What is Capital Gains Tax?
Capital Gains tax is a tax rate that is applied to income earned from the sale of capital property. This differs from the tax rate that is applied when you earn regular income.
How do I determine Capital Gains Tax?
In order to determine if a transaction will be subject to capital gains tax, a taxpayer needs to determine if the transaction is a transaction of capital property. A capital gain or capital loss usually arises upon a transaction of capital property.
What is a Capital Property?
Capital property is any property that results in a capital gain or capital loss. It usually includes property purchased as an investment, or property purchased to earn income. Examples include real estate property, securities, or equipment used in a business. Capital property does not include trading business assets, such as inventory.
Further examples of capital property transactions resulting in a capital gain or capital loss include gifts and exchanges of property, expropriation, theft, or destruction of property, or changing all or part of the property’s use.
When to Claim Capital Gains or Losses?
Upon making a transaction in capital property, a taxpayer must report the disposition of the property in the calendar year of disposition. The disposition must be reported regardless of whether it results in a capital gain or capital loss.
How do I calculate Capital Gains or Losses?
To calculate the amount of a capital gain or capital loss, a taxpayer must determine the dollar amounts of: the proceeds of disposition, the original purchase price of the property (“adjusted cost base”), and any outlays or expenses incurred to dispose of the property. A capital gain or capital loss is calculated by subtracting the sum of the adjusted cost base and any incurred expenses and outlays from the proceeds of disposition. A positive difference is considered a capital gain, and a negative difference is considered a capital loss.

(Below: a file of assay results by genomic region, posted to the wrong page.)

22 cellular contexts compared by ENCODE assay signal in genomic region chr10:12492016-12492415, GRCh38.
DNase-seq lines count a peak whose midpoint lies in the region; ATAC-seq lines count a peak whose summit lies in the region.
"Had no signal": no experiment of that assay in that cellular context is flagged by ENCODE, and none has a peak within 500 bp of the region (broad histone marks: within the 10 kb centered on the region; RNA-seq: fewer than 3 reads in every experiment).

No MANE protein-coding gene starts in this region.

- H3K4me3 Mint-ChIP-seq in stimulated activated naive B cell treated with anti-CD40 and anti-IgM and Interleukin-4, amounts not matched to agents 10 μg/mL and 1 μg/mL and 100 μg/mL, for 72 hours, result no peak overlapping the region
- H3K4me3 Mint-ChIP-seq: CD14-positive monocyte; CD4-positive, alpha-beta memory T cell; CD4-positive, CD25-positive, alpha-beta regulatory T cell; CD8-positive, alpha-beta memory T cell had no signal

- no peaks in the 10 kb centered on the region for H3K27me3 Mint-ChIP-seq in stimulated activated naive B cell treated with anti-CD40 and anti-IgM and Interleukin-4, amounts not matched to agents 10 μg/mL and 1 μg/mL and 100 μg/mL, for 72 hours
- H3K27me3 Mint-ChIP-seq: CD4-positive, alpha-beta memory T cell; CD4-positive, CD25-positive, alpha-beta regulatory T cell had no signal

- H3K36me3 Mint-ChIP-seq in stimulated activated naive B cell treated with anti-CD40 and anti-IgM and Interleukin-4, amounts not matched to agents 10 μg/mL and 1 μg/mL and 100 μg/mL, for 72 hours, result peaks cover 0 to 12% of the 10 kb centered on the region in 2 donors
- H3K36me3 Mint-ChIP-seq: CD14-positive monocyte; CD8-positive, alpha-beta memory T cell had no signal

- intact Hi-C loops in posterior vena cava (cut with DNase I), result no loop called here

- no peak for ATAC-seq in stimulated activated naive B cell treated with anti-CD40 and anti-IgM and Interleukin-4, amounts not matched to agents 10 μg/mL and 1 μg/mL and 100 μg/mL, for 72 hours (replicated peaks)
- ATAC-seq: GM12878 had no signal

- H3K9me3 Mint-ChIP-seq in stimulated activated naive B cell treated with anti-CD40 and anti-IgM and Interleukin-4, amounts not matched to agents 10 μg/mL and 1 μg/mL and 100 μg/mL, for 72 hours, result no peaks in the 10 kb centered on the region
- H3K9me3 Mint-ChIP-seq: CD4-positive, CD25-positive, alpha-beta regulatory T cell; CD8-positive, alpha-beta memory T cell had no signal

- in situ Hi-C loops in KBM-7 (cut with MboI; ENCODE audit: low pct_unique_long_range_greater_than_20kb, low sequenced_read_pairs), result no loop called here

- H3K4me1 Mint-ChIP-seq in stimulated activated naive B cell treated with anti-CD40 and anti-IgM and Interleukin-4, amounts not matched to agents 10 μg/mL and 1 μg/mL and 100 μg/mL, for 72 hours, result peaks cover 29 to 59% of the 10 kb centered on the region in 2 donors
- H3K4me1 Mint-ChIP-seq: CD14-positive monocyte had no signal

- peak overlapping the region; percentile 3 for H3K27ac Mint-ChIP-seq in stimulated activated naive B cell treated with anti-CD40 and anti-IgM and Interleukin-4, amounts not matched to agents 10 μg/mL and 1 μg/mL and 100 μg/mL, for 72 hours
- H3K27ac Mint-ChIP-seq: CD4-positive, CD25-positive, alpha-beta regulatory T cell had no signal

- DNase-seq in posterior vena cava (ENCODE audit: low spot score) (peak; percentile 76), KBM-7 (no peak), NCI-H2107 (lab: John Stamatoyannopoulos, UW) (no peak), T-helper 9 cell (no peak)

In Canada, 50% of any capital gain is taxable. This means that half of the amount of a capital gain must be added to a taxpayer’s income for the year in which the taxpayer disposed of capital property. This amount is called a taxable capital gain.
Taxpayers may use capital losses to reduce capital gains incurred in any of the past three years, and in any future year. In other words, if a taxpayer incurs a capital loss, she may apply the dollar amount of that loss against the dollar amount of any capital gain incurred in order to reduce the overall capital gain amount that she must report. The total capital gains reported in a year cannot be less than zero.
Drawing the line between dispositions of capital property and dispositions of other kinds of property often gives rise to legal ambiguity. A common ambiguity is the difference between capital property and income-generating property. Generally, when a taxpayer habitually undertakes an activity capable of producing a profit, then any profits incurred from that activity will be considered source income as opposed to capital gains. For example, if a taxpayer habitually buys and sells residential real estate property, any profits incurred from that activity may be considered business income (this is a kind of source income) rather than capital gains. It is often preferential for dispositions of property to be taxed as a capital gain rather than as source income because only half of any capital gain is taxable, whereas all source income is taxable.
This article provides information of a general nature only. It does not provide legal advice nor can it or should it be relied upon. All tax situations are specific to their facts and will differ from the situations in this article. If you have specific legal questions you should consult a lawyer.